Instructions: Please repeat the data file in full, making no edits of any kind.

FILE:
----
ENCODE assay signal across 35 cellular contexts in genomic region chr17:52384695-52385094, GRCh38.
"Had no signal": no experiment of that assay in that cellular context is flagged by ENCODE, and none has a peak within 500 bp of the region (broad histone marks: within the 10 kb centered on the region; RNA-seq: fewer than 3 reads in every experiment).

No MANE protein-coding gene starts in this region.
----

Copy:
ENCODE assay signal across 35 cellular contexts in genomic region chr17:52384695-52385094, GRCh38.
"Had no signal": no experiment of that assay in that cellular context is flagged by ENCODE, and none has a peak within 500 bp of the region (broad histone marks: within the 10 kb centered on the region; RNA-seq: fewer than 3 reads in every experiment).

No MANE protein-coding gene starts in this region.